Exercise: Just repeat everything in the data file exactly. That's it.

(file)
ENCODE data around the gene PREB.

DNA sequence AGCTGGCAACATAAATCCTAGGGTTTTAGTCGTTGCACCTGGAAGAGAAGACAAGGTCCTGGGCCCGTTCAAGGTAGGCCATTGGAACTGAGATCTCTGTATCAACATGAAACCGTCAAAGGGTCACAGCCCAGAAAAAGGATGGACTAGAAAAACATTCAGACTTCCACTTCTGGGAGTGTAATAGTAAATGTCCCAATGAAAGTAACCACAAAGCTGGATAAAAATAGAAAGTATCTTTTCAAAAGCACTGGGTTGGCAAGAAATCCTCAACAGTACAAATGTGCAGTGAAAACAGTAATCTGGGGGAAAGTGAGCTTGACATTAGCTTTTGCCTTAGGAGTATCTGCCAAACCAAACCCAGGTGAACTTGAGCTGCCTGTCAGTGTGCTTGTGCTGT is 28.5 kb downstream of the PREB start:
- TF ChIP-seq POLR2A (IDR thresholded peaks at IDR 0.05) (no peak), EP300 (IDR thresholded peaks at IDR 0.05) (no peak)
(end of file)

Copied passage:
ENCODE data around the gene PREB.

DNA sequence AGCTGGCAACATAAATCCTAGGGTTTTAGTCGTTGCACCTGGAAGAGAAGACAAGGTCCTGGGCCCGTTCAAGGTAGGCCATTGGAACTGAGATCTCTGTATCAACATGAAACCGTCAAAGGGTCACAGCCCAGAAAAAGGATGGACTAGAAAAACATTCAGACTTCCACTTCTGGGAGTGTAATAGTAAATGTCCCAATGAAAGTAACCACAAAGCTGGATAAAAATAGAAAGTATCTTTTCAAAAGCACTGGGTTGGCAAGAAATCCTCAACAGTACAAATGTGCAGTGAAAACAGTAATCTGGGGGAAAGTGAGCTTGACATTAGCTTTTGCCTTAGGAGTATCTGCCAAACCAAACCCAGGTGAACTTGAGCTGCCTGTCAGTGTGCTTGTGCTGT is 28.5 kb downstream of the PREB start:
- TF ChIP-seq POLR2A (IDR thresholded peaks at IDR 0.05) (no peak), EP300 (IDR thresholded peaks at IDR 0.05) (no peak)